Cave furorem patientis.
John Dryden translated this into the more familiar ‘Beware the fury of a patient man‘.
Yes, and the patient woman too – and I can testify, from personal experience, to the accuracy of this wisdom. But ol’ Publilius, who was writing back in the first century BC, probably wasn’t that worried about the distaff side.
I’d never heard of the bloke, but he seems to have come up with some beaut words of wisdom, pearls of insight we still, in our unknowing, unthinking, 21st-century way, still use frequently.
There’s a whole bunch of things he is said to have said, here.
“It’s a wee bit on the horrendous side, is this town-going.” – John Clarke/Fred Dagg
The late, and very much missed, John Clarke. For his birthday.
Contains Harris Street, just outside where the library is now, and bits of Victoria Street in that vicinity. Filmed in roughly 1976: it looked much the same when I moved to Wellers in 1982.
The irrational exuberance is coming from inside the house.
‘Of all the many turning points and crucial stages – from primitive ape-like creature through to the sophisticated and marginally less primitive ape-like creature that you see about you at zoos and football matches – the most curious development of all is that of the human brain.
‘The human brain has got man into a lot more trouble than has previously been supposed and unless we come up with some way of putting the brain out of commission or obviating some of the more ludicrous effects of the brain, then I don’t think life’s going to get any better.’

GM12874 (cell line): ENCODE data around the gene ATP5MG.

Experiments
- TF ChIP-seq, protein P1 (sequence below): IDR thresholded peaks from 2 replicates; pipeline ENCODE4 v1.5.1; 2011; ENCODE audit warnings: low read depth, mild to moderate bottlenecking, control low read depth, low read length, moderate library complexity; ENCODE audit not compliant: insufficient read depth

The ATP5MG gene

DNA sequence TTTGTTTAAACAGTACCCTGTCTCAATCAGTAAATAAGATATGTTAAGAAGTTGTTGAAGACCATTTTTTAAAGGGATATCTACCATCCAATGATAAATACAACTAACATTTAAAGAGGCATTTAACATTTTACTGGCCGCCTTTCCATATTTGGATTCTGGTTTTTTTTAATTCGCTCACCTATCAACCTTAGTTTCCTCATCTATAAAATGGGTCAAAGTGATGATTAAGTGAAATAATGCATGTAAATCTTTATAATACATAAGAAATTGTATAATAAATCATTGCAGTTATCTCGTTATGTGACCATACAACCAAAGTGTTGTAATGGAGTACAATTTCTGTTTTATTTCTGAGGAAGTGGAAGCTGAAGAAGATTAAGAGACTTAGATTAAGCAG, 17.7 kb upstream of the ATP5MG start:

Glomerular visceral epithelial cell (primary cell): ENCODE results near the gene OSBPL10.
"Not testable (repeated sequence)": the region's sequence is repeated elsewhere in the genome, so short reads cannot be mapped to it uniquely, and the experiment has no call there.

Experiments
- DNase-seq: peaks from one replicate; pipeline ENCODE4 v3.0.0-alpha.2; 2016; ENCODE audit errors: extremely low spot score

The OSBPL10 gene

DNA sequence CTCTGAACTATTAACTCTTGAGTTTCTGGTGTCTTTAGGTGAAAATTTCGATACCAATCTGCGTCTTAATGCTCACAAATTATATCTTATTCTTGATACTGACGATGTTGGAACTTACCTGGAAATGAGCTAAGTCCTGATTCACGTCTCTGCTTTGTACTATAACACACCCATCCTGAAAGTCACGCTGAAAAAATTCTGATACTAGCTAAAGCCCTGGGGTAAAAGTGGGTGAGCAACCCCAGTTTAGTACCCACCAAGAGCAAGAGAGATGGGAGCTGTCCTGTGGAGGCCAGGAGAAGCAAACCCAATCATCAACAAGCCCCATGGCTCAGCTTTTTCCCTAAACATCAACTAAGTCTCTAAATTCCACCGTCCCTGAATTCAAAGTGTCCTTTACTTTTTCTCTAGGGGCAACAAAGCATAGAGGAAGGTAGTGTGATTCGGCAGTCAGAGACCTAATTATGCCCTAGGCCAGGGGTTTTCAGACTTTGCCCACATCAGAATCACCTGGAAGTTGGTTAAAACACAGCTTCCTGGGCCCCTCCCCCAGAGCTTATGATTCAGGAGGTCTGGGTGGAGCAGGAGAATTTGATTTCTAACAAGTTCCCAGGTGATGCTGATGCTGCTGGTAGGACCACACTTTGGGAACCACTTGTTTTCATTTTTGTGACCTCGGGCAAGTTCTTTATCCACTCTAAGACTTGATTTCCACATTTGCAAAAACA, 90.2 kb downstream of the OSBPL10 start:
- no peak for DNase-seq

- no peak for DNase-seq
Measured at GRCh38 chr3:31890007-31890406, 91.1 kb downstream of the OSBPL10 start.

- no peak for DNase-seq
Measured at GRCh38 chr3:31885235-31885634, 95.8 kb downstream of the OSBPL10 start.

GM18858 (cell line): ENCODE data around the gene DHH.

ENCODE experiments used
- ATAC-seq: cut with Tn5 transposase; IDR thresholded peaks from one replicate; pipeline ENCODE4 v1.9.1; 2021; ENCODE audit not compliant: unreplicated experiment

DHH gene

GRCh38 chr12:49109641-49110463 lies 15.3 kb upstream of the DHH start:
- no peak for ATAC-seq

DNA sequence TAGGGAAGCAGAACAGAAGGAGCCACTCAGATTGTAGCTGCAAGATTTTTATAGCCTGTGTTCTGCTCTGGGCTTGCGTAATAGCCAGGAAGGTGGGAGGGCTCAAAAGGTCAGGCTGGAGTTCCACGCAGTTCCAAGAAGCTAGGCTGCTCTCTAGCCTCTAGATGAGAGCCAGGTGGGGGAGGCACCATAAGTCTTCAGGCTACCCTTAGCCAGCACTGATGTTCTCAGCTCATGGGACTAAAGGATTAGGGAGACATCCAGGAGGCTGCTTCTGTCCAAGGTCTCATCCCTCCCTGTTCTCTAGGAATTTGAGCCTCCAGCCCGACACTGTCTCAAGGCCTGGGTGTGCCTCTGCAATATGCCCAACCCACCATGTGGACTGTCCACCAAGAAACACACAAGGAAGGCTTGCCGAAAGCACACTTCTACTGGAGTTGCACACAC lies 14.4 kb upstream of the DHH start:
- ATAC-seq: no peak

‘It was, after all, Greeks who pioneered the writing of history as what it has so largely remained, an exercise in political ironics—an intelligible story of how men’s actions produce results other than those they intended.’ – J G A Pocock
Pocock was a New Zealander. Not born here, but brought up here and the first ever head of the Canterbury University political science department.
I don’t normally link to Wikipedia, but just this once: there’s more on him here.
I came across this line in a book on the Kennedys, but it seems apt right now. Sadly and worryingly apt.
There is always something stark, and clean-slate-ish, about that straight 1 on the first of January of any year.
Uncluttered, and full of promise. Or, I suppose, if you are going through a rough patch, full of threat or dread.
It’s generally a time of taking stock, this time of year. That downward slash of the 1 on the first of January can be rough.
It’s worth remembering, I think, that things are seldom as bad, or as good, as they appear.
And that however good, or bad, things may seem, the old saying of ‘This, too, shall pass’, is always a useful corrective.